A 47-year-old male with cirrhosis was the fourth victim. In June, he ate raw Gulf oysters from waters off Buras, La., in a South Los Angeles restaurant. He died after an eight-day hospitalization.

The Background

V. vulnificus is a naturally occurring bacteria carried by warm-water shellfish, particularly oysters harvested in Texas, Louisiana, Florida, Mississippi and Alabama. The contaminant is undetectable by smell, taste or odor. Symptoms from infection include fever, nausea and abdominal cramps and in many of the fatal cases, death is swift, coming within 48 hours.

About 20 million Americans eat raw oysters each year, but most do not become ill and the estimate of those at particular risk varies.

However, the state considered the potential harmful effects of V. vulnificus so serious that since 1991 it has mandated warning signs at restaurants and markets where the Gulf oysters are sold.

But compliance with the regulation in Los Angeles County has been lax at best. County health officials earlier this year surveyed 103 restaurants serving Gulf oysters and found only 47 properly displayed the required warning sign.


The California advisory, moreover, did not require posting in any language other than English, and information about the potentially deadly effects of eating raw oysters is apparently not reaching the Latino community.

Dr. Eric Mouzin, a medical epidemiologist with the federal Centers for Disease Control and Prevention who is assigned to the Los Angeles County Department of Health Services, helped to investigate the four recent deaths and speculated that inability to read English-language warning signs has contributed to the cluster of Latino cases.

He added that those grocery stores and restaurants that do display the warning signs often place them where they are not readily seen.

Proposals and Actions

The Interstate Shellfish Sanitation Conference, a regulatory agency that oversees the shellfish industry, meeting today in Colorado Springs, Colo., may move to ban sales of raw Gulf oysters from April to October.

Its director, Ken Moore, said the group is concerned about the Los Angeles cases and was working to reduce the dangers from the V. vulnificus bacteria.

“You will see some changes in the control of V. vulnificus, and our approach to educating the public will change,” Moore said.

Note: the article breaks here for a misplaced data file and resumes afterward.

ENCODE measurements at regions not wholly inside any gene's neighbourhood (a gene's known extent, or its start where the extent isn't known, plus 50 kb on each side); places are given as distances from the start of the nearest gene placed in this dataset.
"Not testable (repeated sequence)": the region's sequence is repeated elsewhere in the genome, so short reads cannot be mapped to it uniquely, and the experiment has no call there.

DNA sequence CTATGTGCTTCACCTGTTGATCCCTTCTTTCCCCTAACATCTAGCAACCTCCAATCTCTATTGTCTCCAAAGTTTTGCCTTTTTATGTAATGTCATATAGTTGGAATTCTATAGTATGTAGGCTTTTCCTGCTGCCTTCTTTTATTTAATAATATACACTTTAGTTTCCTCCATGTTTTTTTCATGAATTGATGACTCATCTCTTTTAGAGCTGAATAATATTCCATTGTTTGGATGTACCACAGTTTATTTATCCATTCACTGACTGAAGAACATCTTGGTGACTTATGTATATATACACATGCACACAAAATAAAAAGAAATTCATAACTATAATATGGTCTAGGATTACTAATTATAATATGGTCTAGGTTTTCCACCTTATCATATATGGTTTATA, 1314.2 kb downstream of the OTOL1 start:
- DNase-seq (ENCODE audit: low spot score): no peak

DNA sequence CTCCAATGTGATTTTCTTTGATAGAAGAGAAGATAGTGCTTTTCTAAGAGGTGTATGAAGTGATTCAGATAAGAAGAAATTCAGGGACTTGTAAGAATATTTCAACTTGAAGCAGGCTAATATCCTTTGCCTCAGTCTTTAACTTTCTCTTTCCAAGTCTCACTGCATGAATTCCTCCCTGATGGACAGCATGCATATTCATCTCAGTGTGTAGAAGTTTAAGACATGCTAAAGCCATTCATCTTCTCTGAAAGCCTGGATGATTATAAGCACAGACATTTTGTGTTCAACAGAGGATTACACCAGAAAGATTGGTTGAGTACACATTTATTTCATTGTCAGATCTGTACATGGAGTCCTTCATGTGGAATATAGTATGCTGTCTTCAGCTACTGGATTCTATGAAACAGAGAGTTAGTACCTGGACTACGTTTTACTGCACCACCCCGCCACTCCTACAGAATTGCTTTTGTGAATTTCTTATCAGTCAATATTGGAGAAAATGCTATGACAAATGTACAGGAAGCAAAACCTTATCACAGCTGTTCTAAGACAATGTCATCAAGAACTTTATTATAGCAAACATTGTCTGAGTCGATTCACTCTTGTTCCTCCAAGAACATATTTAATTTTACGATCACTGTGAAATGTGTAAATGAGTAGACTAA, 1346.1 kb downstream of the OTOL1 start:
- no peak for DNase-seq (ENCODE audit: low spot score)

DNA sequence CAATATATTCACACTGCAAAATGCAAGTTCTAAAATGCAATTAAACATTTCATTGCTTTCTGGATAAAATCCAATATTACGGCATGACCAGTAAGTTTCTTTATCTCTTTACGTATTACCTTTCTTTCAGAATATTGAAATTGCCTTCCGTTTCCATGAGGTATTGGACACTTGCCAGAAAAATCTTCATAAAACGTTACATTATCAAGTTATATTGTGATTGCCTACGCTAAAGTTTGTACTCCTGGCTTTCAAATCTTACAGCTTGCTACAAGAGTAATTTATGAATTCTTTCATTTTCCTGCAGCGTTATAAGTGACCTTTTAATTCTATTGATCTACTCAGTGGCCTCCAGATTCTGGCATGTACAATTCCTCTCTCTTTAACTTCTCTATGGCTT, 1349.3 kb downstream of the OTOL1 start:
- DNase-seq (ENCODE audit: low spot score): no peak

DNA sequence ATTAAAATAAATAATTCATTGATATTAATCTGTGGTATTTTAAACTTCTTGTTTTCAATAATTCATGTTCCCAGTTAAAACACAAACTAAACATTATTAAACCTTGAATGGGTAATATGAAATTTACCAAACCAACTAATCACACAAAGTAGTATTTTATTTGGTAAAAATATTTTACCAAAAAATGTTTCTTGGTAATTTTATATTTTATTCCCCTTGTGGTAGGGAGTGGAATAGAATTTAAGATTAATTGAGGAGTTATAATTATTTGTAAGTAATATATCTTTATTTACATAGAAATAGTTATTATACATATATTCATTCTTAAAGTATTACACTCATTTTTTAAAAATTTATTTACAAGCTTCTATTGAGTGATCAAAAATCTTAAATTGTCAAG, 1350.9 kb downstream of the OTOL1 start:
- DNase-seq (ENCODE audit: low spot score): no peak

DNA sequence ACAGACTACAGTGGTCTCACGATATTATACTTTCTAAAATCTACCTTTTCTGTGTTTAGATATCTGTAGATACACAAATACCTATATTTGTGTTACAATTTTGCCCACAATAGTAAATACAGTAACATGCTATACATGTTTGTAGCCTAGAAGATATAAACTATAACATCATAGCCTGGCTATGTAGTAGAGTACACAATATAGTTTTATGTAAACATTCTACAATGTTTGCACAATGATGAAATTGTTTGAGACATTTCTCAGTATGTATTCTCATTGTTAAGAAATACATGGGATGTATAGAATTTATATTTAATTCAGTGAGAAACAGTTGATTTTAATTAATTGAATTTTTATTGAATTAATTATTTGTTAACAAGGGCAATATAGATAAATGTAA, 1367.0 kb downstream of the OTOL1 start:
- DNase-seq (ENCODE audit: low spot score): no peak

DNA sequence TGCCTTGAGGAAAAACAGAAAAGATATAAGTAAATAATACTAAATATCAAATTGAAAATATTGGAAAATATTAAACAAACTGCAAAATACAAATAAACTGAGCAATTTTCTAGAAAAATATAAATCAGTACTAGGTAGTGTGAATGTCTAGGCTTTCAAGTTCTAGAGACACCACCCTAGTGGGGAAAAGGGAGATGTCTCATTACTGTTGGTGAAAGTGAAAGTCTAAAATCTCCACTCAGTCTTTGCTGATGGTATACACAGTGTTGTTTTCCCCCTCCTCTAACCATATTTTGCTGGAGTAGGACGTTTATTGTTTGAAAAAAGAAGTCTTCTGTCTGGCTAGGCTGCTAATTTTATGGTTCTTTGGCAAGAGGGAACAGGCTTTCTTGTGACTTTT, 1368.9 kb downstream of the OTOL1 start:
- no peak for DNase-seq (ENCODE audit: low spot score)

Last year, the shellfish conference tabled an FDA proposal to require that all Gulf oysters harvested during warm weather months be shucked, placed in containers and labeled with a warning to cook fully.

FDA officials have threatened to impose such a requirement if they find actions taken at the shellfish conference to be inadequate. In Los Angeles, officials have issued an advisory to doctors who treat those at higher risk to inform their patients about the dangers of V. vulnificus from eating raw oysters and, as part of their rounds, county health inspectors are trying to make sure that restaurants and markets post warning signs. But the county lacks the resources to vigorously police food outlets, and inspections at most restaurants are limited to once or twice a year, said Shirley Fannin, director of disease control programs for the county’s Health Services Department.

“That is all we can do at this point,” said Fannin. “It’s a serious problem, but a specific problem and not one you can handle by a general announcement very effectively, because most people just ignore it if they don’t have liver disease and assume it doesn’t apply to them.”

Fannin also said the nature of the bacteria--it can only be detected by laboratory analysis-- works against total protection from the infection.

“It’s hard to know whether anything will be effective,” she said. “We can try to do our best to make sure these things don’t get sold but it’s [impossible] with this organism to tell which ones are or are not contaminated--it would be like trying to test every hamburger.”

The state’s proposed regulations to mandate Spanish-language warnings would be adopted on an emergency basis, which would allow them to become effective immediately. Ordinarily, administrative regulations must go through a time-consuming procedure that can take months to complete.


Stuart Richardson, chief of food and drug regulation for the California Department of Health Services, said the proposed measures stemmed from the four recent deaths of Latinos in Los Angeles.

Federal data put the risk of illness from eating raw clams, oysters or mussels at one case per every 1,000 servings, or far in excess of any other commodity. The risk of illness from all seafood, including molluskan shellfish, is one case per every 250,000 servings. For chicken, the risk is one case of illness per every 25,000 servings.

Merchants can circumvent the state’s Gulf oyster warning if they sell shellfish harvested from the Atlantic or Pacific coasts.